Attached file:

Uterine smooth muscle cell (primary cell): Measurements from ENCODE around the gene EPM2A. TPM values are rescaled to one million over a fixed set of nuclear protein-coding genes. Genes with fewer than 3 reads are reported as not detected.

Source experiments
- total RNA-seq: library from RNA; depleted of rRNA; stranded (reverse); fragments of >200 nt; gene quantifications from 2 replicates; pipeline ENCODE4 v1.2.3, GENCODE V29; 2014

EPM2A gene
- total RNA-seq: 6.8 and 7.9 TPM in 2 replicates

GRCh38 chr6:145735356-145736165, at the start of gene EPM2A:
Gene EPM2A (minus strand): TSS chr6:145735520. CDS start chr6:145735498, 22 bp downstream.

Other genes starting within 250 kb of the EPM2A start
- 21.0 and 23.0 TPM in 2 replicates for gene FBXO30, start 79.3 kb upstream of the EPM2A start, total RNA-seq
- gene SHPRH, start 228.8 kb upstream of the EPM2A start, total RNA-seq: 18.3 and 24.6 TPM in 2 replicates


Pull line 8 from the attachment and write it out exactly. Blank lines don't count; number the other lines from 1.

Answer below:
Other genes starting within 250 kb of the EPM2A start